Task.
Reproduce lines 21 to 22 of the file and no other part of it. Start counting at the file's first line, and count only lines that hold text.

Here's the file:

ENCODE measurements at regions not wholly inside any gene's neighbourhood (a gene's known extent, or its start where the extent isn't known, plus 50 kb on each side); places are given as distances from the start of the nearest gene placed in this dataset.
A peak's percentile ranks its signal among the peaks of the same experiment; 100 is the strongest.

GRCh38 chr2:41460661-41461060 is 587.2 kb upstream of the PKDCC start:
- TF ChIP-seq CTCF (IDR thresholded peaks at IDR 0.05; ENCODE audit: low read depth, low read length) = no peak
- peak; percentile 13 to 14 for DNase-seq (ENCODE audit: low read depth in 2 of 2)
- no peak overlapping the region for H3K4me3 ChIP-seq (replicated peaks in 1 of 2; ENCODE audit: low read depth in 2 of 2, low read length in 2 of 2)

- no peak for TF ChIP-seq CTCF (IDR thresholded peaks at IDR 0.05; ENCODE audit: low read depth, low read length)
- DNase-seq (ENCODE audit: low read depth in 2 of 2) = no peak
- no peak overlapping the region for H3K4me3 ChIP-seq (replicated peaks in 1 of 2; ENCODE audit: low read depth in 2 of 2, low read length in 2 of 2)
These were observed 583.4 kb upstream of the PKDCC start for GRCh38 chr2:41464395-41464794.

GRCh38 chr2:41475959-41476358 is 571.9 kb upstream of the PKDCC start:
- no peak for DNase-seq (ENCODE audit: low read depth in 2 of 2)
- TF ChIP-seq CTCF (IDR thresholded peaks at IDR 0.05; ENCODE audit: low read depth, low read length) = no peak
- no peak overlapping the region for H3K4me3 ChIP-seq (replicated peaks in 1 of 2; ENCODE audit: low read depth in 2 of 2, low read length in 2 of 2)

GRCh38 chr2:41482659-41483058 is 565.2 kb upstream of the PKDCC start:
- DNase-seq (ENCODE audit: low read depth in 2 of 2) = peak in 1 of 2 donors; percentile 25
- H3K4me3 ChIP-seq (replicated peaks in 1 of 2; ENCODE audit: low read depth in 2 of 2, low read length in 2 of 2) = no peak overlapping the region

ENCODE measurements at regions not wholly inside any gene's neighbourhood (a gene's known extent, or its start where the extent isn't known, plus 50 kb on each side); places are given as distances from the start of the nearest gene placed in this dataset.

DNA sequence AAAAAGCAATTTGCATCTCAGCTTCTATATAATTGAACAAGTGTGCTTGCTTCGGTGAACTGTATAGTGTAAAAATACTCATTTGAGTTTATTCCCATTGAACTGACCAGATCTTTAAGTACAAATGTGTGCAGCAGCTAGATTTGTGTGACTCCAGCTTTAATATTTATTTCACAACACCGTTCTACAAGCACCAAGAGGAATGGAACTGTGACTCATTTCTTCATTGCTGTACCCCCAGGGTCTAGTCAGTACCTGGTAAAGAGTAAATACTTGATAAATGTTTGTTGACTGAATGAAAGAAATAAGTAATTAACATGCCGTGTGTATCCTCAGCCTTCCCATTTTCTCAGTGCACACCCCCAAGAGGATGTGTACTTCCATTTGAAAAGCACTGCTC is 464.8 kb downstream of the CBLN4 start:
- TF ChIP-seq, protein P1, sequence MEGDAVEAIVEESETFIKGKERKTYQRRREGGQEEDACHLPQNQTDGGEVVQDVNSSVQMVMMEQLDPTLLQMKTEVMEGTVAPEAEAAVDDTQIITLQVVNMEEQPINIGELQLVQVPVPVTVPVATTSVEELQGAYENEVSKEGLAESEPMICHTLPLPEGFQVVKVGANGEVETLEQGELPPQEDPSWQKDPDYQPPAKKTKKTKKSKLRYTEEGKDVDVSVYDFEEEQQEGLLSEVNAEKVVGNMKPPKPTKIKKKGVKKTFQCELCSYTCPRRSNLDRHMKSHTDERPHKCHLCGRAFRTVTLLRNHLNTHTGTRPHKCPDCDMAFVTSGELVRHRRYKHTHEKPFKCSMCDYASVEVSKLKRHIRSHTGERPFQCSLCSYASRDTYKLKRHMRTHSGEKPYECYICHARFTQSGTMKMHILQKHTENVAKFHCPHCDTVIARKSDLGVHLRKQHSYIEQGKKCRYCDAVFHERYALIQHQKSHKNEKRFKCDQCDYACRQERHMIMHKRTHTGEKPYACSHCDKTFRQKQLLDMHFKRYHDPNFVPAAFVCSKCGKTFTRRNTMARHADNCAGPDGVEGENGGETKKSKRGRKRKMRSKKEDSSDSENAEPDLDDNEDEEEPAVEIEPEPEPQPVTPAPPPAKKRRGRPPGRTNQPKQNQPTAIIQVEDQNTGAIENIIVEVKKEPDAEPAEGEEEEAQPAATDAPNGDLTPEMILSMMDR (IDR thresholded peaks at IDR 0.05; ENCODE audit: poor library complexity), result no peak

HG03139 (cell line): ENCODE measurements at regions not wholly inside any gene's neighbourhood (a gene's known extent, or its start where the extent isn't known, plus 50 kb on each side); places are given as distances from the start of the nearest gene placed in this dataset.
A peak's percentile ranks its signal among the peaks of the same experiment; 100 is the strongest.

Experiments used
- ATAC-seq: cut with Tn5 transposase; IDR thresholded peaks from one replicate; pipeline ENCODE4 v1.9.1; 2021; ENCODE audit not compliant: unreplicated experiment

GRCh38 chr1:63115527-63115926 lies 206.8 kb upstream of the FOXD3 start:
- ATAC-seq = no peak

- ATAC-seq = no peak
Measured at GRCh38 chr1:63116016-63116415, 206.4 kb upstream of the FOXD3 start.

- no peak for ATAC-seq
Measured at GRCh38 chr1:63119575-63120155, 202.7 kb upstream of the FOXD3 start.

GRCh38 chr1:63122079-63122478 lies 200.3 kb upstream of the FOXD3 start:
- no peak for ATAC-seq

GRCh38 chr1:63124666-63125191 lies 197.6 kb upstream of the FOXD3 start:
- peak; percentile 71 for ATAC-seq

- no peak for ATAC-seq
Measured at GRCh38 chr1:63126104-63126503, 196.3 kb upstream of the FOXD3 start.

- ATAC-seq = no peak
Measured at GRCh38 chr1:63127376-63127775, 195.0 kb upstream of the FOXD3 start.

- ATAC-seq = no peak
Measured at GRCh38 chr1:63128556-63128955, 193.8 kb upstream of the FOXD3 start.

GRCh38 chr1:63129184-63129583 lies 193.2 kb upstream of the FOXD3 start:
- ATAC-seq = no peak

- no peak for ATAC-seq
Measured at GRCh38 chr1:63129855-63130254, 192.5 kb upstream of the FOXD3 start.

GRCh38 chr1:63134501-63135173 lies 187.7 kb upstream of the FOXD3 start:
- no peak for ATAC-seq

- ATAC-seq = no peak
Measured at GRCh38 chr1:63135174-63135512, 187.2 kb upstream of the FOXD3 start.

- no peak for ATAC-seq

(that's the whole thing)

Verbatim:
HG03139 (cell line): ENCODE measurements at regions not wholly inside any gene's neighbourhood (a gene's known extent, or its start where the extent isn't known, plus 50 kb on each side); places are given as distances from the start of the nearest gene placed in this dataset.
A peak's percentile ranks its signal among the peaks of the same experiment; 100 is the strongest.